Yeti’s Pacific Crest Trail PCT blog 2017
Days 59 to 69: From Mammoth to South Lake Tahoe
4 July – Zero in Mammoth plus a 1 mile hike to camp at McLeod Lake
I treated myself to a little sleep in before indulging in the hotel breakfast. I had a quick look at the 4th of July parade. It felt a bit overwhelming so I ate lunch, sorted out my resupplies and caught the trolley-bus back to Horseshoe Lake. We hiked about a mile to camp at McLeod Lake which would give us an early start in the morning. It was just me and the Cans as the others were staying an extra night in Mammoth. We were dropped off by Chris who’d finished up his hike to start Med School in the next couple of weeks.
5 July – Mile 903 to 923
Hiked over Mammoth Pass back onto the PCT. It felt so good to walk continuously without snow.
I went past Devils Postpile which is a formation of granite hexagonal columns similar to Giant’s Causeway in Ireland. Some beautiful scenery through to Thousand Island Lake where we made camp. We met another PCT hiker Kevin, who’d just caught a rainbow trout for lunch.
6 July – Mile 923 to 943
Up nice and early to get over Donohue pass which had a long snow approach but wasn’t too difficult.
Crossed a couple of rivers, before following along a nice flat valley for ages. Again, it was so good to hike along a snow-free trail.
I finished up at Tuolumne Meadows which suffered so badly over winter that, even in July, nothing had re-opened.
7 July – Mile 943 to 962
It was a day of rivers, starting with Tuolumne River. I’d been tracking its flow data over the past few weeks to get an idea of the state of other rivers and creeks in the area. The bridge had some damage but was ok to cross. It was much less treacherous than videos I’d seen from a couple of weeks ago. On the next tributary, a bridge to the Glen Aulin Camp had been washed away showing how powerful the raging rivers had been.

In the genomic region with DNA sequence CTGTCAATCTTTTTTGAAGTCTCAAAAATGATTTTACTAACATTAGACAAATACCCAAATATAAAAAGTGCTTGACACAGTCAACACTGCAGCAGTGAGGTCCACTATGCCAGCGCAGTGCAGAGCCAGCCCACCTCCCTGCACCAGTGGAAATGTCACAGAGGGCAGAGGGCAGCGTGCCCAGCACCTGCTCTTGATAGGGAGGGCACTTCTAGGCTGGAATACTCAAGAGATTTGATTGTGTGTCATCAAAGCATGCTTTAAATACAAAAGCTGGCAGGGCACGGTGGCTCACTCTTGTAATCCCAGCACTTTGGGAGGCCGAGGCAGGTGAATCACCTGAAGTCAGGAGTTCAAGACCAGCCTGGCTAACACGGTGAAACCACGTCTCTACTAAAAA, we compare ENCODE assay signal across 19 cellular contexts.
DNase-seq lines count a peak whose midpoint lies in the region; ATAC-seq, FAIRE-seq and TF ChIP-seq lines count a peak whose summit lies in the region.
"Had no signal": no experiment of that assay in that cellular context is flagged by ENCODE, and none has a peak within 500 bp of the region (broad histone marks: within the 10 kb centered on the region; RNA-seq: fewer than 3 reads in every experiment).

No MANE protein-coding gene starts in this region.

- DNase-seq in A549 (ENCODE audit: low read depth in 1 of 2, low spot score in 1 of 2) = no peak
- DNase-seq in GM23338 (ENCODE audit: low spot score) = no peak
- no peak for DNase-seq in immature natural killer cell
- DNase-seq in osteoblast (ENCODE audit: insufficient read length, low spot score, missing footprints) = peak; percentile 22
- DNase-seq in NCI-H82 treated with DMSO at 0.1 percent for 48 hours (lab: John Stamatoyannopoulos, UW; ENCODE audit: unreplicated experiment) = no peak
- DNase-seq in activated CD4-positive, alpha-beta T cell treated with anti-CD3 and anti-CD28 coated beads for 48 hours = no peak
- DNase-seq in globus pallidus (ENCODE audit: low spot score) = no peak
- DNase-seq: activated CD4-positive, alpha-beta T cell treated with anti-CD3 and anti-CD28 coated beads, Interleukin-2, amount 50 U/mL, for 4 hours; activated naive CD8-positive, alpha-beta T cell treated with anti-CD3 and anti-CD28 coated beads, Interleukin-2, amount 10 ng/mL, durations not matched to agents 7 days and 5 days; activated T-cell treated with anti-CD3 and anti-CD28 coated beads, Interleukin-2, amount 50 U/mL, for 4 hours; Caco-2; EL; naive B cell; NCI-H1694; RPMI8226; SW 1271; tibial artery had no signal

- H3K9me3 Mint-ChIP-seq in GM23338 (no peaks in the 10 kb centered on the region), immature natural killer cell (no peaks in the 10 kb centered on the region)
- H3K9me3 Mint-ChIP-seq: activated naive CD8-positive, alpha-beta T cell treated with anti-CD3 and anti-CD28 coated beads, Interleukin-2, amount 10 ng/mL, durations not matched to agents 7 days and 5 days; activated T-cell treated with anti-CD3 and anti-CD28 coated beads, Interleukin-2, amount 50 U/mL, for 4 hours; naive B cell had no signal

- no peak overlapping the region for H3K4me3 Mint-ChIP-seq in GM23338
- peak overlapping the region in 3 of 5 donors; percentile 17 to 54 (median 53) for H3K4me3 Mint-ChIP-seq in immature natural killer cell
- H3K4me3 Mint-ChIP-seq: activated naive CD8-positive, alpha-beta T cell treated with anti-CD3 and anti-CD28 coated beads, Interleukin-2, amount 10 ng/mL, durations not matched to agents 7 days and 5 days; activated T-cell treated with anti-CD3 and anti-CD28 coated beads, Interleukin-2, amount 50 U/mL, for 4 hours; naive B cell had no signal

I crossed McCabe, Return and Spiller Creeks. Met up with everybody in the afternoon at Matterhorn Creek which had started to get difficult. I’d heard that the Cans had a scary fall at Spiller Creek, so I decided to wait for them while the others went ahead. They got in quite late but I was able to help guide them across as they teamed up and worked together really well on what was a very difficult crossing.
8 July – Mile 962 to 980
Glad to have Jackpot and Madison to walk with and to make sure we all crossed the upcoming rivers safely.
We crossed Benson Pass, which had a nice approach but then lots of snow on the descent. This was followed by a few creek crossings, which we managed quite well. We were joined by Wizard who, after being solo for a while, seemed to enjoy the company and added safety at the creeks.